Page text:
In the glow of the post ride, we shared stories about the course, pit falls, follies and just about anything as if to say, “Don’t forget this moment, or it will soon be lost.” I was elated in endorphins that kept my cramping muscles from fully firing. Surely there would be a next time with more painful miles to endure, but at the moment I was fine.


Here are a few essentials, bike choice aside, that will get you through your next gravel ride with relative ease. 

  • Lightweight Summer Jersey: There are many customizable kits out there, like my road team's Jakroo kit. The weight of a jersey, paired with base layer and arm warmers helps regulate body temperature, especially when doing elevaton and going in and out of tree cover.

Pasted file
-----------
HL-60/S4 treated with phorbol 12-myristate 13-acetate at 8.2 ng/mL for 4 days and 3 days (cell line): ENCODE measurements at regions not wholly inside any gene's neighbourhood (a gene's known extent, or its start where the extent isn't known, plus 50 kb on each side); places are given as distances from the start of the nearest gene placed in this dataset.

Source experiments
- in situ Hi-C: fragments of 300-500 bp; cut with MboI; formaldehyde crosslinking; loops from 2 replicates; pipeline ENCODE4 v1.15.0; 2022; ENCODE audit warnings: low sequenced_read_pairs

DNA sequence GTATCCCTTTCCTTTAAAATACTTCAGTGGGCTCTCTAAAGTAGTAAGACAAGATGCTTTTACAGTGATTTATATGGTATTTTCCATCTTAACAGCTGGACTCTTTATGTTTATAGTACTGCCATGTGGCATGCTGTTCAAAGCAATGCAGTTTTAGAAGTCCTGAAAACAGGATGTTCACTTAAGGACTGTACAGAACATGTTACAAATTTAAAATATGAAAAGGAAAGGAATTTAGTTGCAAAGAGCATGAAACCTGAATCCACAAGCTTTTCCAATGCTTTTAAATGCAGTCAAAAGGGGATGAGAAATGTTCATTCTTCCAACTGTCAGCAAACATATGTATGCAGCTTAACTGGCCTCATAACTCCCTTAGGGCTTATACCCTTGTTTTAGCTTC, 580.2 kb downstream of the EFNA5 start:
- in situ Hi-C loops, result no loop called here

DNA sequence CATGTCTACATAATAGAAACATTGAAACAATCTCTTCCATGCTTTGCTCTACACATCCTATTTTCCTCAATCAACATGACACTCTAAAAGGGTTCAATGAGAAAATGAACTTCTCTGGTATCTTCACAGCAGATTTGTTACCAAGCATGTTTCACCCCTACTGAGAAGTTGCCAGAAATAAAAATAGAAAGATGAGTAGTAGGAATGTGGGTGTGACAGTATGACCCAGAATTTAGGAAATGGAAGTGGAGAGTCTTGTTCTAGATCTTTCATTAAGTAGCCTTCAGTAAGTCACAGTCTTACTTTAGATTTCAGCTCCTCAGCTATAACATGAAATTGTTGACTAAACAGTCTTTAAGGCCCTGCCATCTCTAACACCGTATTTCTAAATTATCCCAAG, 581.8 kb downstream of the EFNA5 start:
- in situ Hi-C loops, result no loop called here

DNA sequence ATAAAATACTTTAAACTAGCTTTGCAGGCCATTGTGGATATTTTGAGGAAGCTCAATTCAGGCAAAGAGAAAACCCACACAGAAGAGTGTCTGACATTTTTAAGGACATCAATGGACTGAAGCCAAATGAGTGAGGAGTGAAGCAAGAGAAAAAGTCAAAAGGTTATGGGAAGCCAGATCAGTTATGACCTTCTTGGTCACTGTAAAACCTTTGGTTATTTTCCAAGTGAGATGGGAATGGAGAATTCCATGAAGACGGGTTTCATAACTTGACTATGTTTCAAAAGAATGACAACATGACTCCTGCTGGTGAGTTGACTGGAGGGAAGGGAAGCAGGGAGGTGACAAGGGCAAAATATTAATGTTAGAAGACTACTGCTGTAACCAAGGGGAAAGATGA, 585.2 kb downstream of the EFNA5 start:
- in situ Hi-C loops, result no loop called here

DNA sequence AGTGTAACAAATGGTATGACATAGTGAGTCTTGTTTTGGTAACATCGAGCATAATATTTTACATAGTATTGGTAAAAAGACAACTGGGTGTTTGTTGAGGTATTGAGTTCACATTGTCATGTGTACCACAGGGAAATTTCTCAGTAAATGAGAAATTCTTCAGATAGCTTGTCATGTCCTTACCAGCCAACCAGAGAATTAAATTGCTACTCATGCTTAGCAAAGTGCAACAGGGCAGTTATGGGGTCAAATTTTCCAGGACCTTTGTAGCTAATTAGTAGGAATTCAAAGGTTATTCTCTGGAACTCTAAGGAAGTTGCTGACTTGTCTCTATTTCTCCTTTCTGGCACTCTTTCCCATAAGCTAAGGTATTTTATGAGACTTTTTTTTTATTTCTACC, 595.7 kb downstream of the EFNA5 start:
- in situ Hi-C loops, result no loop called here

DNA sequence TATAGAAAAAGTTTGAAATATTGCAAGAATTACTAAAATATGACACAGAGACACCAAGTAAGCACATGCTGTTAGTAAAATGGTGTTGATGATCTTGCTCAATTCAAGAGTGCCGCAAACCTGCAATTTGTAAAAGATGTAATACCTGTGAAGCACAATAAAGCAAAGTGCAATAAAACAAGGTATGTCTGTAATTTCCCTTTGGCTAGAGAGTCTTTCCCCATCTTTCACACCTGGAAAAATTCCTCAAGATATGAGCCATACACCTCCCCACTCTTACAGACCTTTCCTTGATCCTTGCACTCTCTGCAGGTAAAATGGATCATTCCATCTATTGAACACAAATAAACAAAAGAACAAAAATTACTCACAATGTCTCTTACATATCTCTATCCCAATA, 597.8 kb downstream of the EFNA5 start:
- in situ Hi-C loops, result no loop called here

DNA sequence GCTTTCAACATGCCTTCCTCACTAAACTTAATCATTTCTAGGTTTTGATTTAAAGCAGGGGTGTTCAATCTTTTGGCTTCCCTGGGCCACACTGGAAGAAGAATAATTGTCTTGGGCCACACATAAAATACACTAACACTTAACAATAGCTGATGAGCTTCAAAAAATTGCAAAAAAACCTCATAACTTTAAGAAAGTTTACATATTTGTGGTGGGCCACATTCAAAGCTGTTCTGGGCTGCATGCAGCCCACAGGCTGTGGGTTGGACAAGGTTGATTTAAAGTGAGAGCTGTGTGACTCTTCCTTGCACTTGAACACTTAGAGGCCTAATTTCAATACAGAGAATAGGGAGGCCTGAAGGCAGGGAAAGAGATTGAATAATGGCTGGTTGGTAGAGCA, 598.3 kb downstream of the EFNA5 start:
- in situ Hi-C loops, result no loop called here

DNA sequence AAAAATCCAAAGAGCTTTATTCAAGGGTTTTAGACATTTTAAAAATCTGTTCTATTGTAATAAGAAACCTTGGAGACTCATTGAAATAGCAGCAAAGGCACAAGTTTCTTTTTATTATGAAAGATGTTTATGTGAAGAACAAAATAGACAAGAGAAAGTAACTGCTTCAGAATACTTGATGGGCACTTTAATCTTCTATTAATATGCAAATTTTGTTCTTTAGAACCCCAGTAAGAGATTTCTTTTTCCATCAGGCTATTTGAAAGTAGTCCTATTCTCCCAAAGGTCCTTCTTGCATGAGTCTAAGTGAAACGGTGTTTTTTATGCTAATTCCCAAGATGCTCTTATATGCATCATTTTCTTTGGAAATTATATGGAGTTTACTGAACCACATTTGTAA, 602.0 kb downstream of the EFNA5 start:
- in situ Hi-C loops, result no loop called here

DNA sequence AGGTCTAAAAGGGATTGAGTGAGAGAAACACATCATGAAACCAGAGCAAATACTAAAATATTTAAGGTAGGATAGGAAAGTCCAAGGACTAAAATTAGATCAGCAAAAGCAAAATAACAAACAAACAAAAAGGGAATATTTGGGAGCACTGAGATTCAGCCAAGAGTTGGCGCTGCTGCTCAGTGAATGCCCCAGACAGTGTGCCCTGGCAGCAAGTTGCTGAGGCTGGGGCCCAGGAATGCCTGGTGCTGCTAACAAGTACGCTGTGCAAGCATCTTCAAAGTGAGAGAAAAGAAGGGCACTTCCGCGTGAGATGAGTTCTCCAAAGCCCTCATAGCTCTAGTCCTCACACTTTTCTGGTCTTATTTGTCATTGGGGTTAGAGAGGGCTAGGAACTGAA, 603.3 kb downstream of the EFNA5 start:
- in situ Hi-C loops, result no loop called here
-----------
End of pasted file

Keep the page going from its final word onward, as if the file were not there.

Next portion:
• Stiff Shoes: Unlike CX where you're on and off the bike, gravel races you're almost never off the bike and having pure power output is crucial. I would have opted for road shoes, but instead went with these Bont Riots because of the threat of crossing snow lines. 
  • Wind Vest: Layerable and packable clothes are clutch. Again, it's about regulating body temp. In the case of this Ornot wind vest, it keeps the body protected from cold descents when you're drenched in sweat from that 3000ft climb. 
  • FOOD: Easily consumable food is absolutely a must. Figure about 200 calories an hour, if you're really jammin', and a bottle of water just as often. Remember to eat for later, not now. Also, don't throw trash on the ground. Nothing pisses me off more than seeing bar and gel wrappers on the ground at these events. 
  • Accessories: Helmet, glasses and cap are crucial. A cap is nice to have for keeping sun out of your eyes, while glasses are great for the glare. Making sure your glasses can fit in the vents of your helmet is not only so pro and easy access, it frees up pockets for snacks and unneeded layers.